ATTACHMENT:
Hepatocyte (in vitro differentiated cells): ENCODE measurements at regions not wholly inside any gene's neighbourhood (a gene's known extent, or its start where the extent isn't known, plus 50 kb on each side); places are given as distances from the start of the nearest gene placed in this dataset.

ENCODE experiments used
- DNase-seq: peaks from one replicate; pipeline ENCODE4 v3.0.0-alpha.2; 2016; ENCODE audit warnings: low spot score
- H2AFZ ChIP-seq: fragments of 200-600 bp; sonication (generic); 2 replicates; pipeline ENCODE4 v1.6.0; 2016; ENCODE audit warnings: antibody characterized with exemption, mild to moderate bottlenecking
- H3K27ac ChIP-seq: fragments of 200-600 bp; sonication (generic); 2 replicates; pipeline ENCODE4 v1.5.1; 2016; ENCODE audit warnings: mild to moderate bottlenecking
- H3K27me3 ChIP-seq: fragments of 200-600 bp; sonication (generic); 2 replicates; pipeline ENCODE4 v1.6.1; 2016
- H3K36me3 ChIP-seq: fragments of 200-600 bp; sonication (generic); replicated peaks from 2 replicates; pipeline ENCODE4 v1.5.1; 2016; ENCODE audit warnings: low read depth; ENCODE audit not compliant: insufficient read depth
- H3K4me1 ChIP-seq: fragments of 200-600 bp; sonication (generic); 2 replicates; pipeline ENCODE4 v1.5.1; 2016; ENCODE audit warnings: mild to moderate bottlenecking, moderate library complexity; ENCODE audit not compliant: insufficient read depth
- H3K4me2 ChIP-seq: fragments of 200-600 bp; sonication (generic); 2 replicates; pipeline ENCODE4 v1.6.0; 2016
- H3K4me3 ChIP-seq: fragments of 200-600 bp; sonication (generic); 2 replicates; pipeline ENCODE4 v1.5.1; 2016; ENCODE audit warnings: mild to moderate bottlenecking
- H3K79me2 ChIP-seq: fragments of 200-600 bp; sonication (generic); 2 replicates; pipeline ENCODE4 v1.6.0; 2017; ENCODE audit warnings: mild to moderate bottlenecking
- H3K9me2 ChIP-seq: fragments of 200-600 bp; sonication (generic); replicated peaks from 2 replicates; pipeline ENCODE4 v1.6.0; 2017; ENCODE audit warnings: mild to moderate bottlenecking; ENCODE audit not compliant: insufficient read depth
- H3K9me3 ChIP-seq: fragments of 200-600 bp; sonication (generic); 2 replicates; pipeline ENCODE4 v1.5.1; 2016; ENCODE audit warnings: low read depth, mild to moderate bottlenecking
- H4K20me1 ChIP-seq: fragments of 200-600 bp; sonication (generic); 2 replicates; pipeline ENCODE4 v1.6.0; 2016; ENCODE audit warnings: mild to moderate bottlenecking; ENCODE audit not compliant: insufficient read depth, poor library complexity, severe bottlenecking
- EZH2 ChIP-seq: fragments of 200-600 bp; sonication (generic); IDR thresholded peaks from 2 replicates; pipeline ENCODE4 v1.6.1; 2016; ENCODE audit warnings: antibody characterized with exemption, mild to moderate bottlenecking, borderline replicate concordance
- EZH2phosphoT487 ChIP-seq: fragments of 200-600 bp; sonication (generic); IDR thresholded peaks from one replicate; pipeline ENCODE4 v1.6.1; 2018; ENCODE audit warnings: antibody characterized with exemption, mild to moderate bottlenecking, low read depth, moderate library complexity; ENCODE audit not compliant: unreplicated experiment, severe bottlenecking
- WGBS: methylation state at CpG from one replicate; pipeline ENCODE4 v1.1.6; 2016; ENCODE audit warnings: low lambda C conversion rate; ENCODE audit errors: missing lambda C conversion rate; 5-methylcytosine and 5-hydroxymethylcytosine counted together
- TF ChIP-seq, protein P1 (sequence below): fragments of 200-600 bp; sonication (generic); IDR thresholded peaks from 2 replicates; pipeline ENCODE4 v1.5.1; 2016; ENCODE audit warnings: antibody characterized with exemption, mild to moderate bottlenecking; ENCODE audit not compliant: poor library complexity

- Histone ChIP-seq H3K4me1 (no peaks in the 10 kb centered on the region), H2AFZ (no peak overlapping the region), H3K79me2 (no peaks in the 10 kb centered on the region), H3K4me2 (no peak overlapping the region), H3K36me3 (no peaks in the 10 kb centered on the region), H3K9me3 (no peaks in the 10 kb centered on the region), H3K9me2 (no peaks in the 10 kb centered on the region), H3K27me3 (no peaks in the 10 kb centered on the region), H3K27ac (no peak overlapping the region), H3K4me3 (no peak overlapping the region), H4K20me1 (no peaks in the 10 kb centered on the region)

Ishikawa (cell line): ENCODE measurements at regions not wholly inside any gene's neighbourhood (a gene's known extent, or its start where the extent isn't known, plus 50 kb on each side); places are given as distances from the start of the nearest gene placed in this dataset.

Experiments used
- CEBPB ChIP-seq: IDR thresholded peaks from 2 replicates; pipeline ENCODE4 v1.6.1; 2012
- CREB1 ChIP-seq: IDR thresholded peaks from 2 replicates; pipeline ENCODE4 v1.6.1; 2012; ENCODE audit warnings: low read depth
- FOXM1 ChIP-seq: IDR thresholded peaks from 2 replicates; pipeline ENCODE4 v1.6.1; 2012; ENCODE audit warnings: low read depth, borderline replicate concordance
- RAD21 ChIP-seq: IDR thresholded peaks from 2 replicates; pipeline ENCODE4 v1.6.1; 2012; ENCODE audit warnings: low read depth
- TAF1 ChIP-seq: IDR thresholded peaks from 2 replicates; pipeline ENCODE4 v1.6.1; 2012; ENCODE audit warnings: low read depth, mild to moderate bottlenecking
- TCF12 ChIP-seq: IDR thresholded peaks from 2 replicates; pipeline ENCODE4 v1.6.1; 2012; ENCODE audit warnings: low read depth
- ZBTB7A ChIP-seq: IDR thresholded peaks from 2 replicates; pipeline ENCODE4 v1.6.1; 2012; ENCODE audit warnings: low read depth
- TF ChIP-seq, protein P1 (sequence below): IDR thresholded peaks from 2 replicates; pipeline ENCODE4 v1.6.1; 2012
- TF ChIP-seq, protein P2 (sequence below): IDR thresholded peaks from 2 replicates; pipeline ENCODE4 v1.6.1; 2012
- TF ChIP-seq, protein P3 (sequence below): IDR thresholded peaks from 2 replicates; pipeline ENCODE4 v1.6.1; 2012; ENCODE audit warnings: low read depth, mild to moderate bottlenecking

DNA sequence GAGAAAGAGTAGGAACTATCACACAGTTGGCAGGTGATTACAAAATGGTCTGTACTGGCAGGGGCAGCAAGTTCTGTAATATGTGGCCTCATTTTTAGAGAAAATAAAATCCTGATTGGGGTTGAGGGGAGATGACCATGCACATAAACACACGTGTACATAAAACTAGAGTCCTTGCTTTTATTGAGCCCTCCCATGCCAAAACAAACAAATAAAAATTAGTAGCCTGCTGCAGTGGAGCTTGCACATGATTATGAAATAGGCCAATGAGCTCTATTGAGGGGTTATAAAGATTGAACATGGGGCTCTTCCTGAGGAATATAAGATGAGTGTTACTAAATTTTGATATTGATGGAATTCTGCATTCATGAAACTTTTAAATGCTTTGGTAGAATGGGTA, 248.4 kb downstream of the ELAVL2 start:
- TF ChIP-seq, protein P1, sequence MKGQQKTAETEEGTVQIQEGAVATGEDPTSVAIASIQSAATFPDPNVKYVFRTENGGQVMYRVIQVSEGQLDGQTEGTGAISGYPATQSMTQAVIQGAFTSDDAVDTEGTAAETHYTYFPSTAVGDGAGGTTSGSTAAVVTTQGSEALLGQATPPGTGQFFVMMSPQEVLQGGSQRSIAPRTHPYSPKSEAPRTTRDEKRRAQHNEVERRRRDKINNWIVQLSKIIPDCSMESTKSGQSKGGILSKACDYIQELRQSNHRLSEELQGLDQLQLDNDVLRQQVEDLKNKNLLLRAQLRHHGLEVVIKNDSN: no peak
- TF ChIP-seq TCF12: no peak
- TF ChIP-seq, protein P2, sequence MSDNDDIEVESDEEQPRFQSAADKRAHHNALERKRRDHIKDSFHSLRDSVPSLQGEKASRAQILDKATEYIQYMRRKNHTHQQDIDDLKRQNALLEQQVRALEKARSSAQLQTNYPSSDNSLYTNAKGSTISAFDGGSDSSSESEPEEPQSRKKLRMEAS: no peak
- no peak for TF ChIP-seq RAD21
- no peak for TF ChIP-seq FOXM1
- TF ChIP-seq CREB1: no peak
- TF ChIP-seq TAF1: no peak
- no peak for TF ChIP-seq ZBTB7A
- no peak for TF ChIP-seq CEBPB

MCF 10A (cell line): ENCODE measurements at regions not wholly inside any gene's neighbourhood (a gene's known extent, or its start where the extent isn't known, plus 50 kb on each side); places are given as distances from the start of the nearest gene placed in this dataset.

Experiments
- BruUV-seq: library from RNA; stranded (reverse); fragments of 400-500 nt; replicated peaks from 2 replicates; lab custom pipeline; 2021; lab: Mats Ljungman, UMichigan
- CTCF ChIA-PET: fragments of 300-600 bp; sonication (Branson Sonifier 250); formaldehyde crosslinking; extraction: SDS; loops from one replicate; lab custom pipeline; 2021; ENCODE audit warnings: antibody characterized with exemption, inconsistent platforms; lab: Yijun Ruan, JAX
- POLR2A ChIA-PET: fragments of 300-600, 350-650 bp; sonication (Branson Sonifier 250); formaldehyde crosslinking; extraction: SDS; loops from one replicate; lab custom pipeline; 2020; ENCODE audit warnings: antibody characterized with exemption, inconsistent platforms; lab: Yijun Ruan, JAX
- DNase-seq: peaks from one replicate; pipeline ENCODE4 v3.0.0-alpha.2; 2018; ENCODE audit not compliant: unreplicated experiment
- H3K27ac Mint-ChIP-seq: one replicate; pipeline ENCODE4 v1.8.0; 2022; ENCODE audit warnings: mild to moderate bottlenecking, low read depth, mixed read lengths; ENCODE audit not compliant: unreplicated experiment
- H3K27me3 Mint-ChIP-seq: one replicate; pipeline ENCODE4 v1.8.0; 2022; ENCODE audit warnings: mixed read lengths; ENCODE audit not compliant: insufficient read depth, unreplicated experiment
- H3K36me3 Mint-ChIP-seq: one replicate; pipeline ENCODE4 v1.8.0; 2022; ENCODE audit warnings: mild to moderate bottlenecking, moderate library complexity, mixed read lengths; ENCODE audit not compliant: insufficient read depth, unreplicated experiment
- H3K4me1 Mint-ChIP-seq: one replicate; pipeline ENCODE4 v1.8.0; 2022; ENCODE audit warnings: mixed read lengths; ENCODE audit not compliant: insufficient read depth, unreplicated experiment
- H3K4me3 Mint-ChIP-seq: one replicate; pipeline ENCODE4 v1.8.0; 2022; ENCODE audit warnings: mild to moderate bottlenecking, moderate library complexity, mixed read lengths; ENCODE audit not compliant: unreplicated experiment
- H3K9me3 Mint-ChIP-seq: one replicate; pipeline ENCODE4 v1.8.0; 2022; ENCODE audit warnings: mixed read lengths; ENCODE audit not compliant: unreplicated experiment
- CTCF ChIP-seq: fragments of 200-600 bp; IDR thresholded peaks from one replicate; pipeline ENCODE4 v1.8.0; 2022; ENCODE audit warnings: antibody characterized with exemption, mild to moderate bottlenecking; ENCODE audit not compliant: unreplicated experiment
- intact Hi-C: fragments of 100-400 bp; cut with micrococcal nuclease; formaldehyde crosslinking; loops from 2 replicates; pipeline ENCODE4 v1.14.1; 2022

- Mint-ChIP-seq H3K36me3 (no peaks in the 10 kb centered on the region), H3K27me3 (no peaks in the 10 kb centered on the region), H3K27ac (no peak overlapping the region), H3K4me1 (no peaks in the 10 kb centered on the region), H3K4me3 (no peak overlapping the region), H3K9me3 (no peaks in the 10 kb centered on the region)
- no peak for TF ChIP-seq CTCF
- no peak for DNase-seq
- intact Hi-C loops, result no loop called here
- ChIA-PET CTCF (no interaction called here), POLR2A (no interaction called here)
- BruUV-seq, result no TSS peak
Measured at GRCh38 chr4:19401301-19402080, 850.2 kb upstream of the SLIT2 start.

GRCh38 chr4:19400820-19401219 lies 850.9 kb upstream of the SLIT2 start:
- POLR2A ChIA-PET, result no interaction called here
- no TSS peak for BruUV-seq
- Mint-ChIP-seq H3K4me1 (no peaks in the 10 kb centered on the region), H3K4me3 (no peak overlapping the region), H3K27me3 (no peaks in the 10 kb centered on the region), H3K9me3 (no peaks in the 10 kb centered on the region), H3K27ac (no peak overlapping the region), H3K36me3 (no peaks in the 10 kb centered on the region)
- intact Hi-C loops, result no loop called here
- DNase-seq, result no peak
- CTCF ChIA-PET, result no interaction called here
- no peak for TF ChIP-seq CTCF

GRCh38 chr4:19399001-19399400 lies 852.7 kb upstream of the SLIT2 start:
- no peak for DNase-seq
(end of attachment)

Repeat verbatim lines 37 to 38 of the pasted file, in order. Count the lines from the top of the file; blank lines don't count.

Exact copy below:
- no peak for TF ChIP-seq FOXM1
- TF ChIP-seq CREB1: no peak